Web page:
HTML and CSS Reference
In-Depth Information
private String contract = "basic";
public String getContract() {
return contract;
public void setContract(String contract) {
this.contract = contract;
Listing 5-16 could be extended to pick the selected contract from a cookie or from the database so that the user
would not have to select the contract to apply every time he uses the application.
The method to use for mapping contracts to views depends on your application requirements. You can mix the
two methods to achieve maximum flexibility.
Faces Flows
Since the introduction of JavaServer Faces, a consistent complaint by developers has been the lack of support for a
scope that covers a user flow such as a wizard and multistep sign-up form. In JSF 2.0 the @ViewScope annotation was
introduced to support variable persistence while staying in the same view. @ConversationScoped was introduced
for CDI (Component Dependency Injection) beans in JSF 2.0, and by injecting the javax.enterprise.context.
Conversation interface into a managed bean it was possible to start and end long-running conversations. With
@ViewScope and @ConversationScoped scopes, you can implement multistep sign-up forms and wizards, but once
implemented you find that the final product is rather disintegrated and not easy to reuse. Faces flows deals with these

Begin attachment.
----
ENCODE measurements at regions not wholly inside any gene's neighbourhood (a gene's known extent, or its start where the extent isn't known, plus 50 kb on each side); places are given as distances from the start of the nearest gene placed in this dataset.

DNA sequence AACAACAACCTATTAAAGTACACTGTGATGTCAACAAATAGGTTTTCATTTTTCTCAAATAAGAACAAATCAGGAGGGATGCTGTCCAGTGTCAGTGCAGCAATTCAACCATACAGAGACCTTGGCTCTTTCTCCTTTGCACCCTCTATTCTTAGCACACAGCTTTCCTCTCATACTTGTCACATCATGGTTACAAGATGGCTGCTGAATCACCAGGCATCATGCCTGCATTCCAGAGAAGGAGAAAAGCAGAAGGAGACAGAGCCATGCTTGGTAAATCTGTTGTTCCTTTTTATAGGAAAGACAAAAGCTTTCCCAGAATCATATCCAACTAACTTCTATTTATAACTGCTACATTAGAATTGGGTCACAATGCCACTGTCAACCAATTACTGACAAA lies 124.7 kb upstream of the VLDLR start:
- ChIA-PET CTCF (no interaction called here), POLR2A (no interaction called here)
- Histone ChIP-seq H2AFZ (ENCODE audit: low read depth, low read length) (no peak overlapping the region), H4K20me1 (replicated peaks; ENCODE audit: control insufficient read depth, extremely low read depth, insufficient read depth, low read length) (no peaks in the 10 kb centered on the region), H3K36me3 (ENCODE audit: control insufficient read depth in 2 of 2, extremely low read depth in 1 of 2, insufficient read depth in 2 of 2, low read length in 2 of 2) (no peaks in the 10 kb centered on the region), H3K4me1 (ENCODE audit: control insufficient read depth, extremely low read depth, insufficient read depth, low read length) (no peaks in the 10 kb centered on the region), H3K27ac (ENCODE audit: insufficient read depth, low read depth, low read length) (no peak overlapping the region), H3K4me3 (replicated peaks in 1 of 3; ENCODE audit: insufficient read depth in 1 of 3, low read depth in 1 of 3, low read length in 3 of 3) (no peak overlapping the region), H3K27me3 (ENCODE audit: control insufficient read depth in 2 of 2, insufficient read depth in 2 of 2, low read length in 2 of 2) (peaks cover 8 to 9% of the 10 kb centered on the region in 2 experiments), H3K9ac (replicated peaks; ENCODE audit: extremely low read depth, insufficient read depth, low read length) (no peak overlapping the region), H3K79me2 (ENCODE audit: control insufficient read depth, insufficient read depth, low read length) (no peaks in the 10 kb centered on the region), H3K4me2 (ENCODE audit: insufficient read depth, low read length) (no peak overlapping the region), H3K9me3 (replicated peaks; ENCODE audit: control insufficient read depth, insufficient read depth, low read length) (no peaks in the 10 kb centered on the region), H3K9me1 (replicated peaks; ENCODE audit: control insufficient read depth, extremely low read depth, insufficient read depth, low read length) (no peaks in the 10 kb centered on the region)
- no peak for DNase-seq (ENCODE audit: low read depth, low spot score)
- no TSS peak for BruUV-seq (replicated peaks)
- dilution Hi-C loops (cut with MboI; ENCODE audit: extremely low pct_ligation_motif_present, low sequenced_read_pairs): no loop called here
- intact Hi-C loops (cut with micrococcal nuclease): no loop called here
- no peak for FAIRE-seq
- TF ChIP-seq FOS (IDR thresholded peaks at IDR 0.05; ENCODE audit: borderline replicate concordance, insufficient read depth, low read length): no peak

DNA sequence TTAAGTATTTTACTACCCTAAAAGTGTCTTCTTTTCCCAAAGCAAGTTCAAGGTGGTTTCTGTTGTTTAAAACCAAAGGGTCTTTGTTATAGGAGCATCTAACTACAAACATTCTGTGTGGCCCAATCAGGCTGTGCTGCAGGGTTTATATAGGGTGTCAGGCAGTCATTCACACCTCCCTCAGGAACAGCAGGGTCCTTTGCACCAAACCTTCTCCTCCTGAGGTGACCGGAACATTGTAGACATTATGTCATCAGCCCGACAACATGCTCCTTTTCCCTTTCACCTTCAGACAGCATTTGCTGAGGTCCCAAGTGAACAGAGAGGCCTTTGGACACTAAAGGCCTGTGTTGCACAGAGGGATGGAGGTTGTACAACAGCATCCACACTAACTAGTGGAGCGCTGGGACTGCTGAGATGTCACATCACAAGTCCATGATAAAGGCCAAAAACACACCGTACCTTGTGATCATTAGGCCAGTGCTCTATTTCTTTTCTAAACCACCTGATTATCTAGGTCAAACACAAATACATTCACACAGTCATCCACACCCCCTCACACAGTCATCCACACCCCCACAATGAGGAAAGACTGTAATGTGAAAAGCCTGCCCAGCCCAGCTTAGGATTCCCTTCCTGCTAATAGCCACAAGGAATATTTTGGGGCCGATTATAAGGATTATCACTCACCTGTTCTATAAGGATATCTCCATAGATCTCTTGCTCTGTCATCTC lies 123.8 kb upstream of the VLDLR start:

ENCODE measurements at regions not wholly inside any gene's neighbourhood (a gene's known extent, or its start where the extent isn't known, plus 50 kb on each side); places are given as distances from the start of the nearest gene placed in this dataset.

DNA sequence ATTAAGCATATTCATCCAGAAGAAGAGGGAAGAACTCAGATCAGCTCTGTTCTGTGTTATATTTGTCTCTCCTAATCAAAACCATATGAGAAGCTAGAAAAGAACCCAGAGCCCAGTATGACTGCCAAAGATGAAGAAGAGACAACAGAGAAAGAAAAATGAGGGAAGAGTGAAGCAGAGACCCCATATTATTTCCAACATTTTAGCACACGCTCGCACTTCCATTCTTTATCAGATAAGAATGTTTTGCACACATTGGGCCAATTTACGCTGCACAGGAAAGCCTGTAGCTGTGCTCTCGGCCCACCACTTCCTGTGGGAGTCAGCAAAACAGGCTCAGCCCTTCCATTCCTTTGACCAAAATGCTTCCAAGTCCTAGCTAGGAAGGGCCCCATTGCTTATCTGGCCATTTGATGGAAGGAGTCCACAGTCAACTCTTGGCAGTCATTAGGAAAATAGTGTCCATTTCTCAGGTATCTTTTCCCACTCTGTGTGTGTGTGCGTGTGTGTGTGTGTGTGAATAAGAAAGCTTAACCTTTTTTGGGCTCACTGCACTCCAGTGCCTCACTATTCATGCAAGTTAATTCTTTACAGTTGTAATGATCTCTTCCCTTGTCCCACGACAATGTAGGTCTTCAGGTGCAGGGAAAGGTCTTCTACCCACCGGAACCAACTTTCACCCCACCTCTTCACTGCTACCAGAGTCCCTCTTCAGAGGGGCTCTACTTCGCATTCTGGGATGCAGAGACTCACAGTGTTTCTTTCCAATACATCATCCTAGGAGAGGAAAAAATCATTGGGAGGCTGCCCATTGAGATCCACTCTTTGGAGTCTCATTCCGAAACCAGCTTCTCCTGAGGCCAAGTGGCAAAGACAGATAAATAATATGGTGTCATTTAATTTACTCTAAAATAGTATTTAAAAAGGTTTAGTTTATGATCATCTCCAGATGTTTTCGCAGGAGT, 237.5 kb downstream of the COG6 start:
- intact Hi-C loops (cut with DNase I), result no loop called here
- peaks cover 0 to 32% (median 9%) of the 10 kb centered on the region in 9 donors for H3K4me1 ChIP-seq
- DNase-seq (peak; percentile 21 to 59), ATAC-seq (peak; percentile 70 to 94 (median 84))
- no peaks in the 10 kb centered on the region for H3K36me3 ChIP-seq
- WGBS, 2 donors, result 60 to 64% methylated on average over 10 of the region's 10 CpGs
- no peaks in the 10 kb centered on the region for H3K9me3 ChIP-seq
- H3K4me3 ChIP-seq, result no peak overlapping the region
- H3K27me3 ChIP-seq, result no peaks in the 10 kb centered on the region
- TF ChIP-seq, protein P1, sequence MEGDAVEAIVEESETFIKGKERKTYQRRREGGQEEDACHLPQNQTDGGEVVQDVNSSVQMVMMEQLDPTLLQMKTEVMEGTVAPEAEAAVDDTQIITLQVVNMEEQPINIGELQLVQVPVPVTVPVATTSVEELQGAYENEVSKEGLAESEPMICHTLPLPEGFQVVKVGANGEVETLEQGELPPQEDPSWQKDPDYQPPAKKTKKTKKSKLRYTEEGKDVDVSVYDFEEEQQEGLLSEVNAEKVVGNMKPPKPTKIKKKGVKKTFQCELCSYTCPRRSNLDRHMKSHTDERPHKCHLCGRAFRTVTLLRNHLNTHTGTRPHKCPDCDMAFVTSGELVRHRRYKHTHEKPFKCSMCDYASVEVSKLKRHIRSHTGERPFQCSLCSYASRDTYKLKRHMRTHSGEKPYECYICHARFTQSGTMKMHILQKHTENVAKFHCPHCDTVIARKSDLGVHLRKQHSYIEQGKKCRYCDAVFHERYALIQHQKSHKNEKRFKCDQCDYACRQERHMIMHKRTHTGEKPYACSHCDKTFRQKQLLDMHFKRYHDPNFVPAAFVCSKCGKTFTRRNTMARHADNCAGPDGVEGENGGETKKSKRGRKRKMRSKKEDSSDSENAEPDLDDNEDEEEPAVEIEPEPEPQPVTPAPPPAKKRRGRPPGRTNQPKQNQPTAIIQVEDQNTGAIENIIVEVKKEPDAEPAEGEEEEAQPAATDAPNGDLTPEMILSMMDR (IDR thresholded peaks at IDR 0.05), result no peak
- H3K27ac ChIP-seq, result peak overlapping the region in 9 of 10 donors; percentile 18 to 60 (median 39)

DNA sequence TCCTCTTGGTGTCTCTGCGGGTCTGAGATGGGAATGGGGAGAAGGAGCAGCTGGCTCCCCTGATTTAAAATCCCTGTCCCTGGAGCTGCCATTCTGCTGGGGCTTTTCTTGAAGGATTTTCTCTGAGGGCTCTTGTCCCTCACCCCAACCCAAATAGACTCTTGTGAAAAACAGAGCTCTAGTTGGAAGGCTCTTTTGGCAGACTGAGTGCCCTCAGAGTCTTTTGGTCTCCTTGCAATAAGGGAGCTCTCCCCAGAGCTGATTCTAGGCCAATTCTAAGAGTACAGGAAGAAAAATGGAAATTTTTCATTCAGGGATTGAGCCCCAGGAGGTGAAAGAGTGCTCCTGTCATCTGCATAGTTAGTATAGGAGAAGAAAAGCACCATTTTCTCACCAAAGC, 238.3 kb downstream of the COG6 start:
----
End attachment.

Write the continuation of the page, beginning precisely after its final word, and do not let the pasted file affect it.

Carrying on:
shortcomings by providing a fully integrated solution where you can specify multiple user flows in a flow definition
supported by managed beans annotated with @FlowScoped and with the ability to package flows in separate
directories and JAR. Flows can also interact using inbound and outbound parameters.
@FlowScoped is a CDI scope and you must therefore enable CDI in your application by including
beans.xml in the WEB-INF/ directory or in the META-INF/ directory if the flow is packaged in Jar.
Flow definitions
You can define flows either in XML files (residing with the other flow files suffixed -flow.xml ) or in a class annotated
with @FlowDefinition . In classes annotated with @FlowDefinition you specify the flow using the FlowBuilder API,
whereas the XML file defines the flow using the XML namespace and schema.
The benefit of using the FlowBuilder is that you have full programmatic control of how the flow is defined. That is,
you can build your flows based on runtime information. The disadvantage is that it is much more difficult to quickly
get overview of the flow simply by looking at the code, unlike the XML version. Listing 5-17 shows a flow definition
expressed in XML.
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